The 10-man rotation, starring the Knicks and Carmelo Anthony getting their ostrich on

A look around the league and the Web that covers it. It's also important to note that the rotation order and starting nods aren't always listed in order of importance. That's for you, dear reader, to figure out.

C: The Wall Street Journal and Posting and Toasting. Chris Herring tries to figure out why the New York Knicks haven't called for an MRI to try to get some clarity on the injured shoulder that's been bothering Carmelo Anthony — which, weirdly, is nothing new for the Knicks — and Seth Rosenthal thinks that everyone just deciding they don't want to know if anything's wrong so that Melo can keep playing is a bad idea.

PF: ESPN. Matt Bonner eats with and interviews Bushwick Bill of the Geto Boyz in a new series of interviews where the "Red Mamba" eats wraps (in this case, tacos) with rappers. This is some really top-shelf Basketball Internet, gang. For real: Matt Bonner asks Bushwick Bill, "Growing up, what was your experience with, like, sandwiches?"

SF: Bucksketball. Milwaukee Bucks head coach Larry Drew explains to Jeremy Schmidt why John Henson doesn't play more often, despite frequently looking like he has the makings of a gifted offensive player built to crash the boards and disrupt the opposition with his length. The words "physical," "presence" and "culture" show up a lot.

SG: Prada's Pictures. Mike Prada on the recent return of the Oklahoma City Thunder's aggressive, long-armed, paint-packing defense, which — if it sticks around — seems like bad news for the rest of the Western Conference's playoff bracket.

PG: TrueHoop and Hang Time. Ethan Sherwood Strauss and Scott Howard-Cooper on something I mentioned late Thursday/early Friday — the Golden State Warriors' recent maddening inconsistency, especially as it relates to handling their business against bad teams at home, and what that could mean for the Dubs' postseason chances.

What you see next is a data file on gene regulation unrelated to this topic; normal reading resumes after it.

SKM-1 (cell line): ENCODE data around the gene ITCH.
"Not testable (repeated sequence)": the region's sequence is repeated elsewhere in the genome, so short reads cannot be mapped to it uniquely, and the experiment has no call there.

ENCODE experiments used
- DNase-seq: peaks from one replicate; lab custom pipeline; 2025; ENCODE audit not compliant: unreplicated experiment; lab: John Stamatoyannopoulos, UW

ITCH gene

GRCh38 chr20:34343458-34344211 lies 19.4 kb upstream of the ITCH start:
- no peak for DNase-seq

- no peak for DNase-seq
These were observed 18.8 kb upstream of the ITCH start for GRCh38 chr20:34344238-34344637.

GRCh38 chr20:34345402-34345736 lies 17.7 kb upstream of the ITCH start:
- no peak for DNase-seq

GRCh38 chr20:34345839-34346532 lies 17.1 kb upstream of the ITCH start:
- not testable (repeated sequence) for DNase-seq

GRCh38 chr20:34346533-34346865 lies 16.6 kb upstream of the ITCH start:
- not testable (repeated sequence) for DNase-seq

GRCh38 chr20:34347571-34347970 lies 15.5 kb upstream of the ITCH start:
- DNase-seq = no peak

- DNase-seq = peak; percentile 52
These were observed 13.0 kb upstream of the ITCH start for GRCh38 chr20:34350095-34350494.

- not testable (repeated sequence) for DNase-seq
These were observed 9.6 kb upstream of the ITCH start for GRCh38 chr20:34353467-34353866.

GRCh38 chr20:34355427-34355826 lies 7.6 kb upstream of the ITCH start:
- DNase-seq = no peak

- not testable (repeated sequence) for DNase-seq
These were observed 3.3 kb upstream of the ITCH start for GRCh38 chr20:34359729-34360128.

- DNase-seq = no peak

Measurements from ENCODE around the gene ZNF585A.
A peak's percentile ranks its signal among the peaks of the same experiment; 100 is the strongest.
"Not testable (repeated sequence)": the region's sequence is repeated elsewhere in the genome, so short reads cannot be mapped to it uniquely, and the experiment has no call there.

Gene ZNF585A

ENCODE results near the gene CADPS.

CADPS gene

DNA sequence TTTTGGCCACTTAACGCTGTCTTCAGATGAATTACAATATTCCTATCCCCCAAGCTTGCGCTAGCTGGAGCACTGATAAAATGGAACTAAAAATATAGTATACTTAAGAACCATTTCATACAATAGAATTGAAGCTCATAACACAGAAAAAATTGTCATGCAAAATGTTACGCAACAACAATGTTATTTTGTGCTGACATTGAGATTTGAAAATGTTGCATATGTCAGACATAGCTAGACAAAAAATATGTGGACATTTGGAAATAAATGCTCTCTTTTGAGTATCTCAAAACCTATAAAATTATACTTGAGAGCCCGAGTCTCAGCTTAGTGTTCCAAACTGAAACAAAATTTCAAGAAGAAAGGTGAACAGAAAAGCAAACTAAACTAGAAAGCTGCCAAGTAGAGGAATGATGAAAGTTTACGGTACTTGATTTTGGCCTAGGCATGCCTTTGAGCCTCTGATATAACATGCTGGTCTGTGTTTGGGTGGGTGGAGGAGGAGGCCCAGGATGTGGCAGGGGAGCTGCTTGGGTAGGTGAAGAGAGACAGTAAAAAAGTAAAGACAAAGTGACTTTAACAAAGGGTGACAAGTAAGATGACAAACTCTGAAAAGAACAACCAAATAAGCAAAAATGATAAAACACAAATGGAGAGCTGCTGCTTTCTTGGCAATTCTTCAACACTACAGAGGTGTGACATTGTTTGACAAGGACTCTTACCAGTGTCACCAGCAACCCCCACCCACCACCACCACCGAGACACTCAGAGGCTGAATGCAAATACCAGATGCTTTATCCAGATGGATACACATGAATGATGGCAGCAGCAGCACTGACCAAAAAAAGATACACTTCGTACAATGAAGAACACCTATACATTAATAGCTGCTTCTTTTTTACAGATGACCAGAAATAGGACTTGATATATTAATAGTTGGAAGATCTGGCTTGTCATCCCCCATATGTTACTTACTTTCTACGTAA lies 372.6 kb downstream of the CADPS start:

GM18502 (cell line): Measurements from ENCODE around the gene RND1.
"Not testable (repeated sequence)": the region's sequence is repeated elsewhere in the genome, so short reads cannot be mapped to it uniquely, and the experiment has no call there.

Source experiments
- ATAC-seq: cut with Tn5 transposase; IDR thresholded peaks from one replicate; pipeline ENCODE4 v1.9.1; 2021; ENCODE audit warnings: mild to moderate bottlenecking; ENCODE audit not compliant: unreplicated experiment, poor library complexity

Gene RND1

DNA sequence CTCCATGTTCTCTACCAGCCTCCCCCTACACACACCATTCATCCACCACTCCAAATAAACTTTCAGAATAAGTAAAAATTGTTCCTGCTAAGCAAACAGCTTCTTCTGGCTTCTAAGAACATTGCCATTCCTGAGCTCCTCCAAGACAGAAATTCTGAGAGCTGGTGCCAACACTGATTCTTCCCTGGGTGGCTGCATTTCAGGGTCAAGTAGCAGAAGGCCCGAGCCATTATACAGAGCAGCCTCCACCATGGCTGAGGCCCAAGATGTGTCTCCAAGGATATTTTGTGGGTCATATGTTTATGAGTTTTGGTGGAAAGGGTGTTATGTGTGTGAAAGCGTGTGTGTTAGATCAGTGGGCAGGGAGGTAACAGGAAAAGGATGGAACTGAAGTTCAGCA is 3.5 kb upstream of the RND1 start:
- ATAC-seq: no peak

6th: Ballerball. Sure, "real plus-minus" is all well and good, but Steve McPherson's not content to merely let statistical analysis rest until it can explain the absurd in sports, too: "J.R. Smith’s league-leading surreal plus-minus is an eyeball with an egg cracked over it that two aging nuns are squabbling over outside of a scale replica of the Basilica di Santa Maria del Fiore built entirely of celery."

7th: The Score and The Point Forward. Mark Deeks and Rob Mahoney scratch their heads at the Houston Rockets' decision to waive injured big man Greg Smith to sign healthy very big man Dexter Pittman, because while there's logic behind the move — Smith's hurt and can't contribute this postseason, Pittman's healthy and conceivably could, and Houston could use some big-man insurance with Dwight Howard continuing to work his way back from an ankle injury — it's a clear downgrade in talent that represents jettisoning a quality low-cost big man whose rights they could have hung onto on the cheap.

8th: Regressing and In Street Clothes. After yet another convincing victory over the Dallas Mavericks on Thursday night, there doesn't seem to be much that could derail the San Antonio Spurs these days. One major issue, though, is the health of point guard Tony Parker, who has missed the last three games with "a sprained facet joint" in his lower back. Back issues are notoriously squirrelly — just how bad is this one, and could it wind up presenting a big problem for the Spurs come the postseason? Dr. Matt McCarthy and certified athletic trainer Jeff Stotts break it down.

9th: Corpus Christi Caller Times. The silver lining surrounding the cloud of Parker's injury has been the play of San Antonio reserve guard Patty Mills, who popped for 26 points and six assists off the pine against Dallas and has gone from end-of-the-bench towel-waver to transition terror, 3-point-shooting nightmare, and legitimate game-changer at the backup point guard spot. Mark Travis traces the Aussie's evolution.

10th: SLC Dunk. A celebration of all the tough decisions Tyrone Corbin has made as the head coach of the Utah Jazz this year. A true tour de force performance.

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Dan Devine is an editor for Ball Don't Lie on Yahoo Sports. Have a tip? Email him at or follow him on Twitter!

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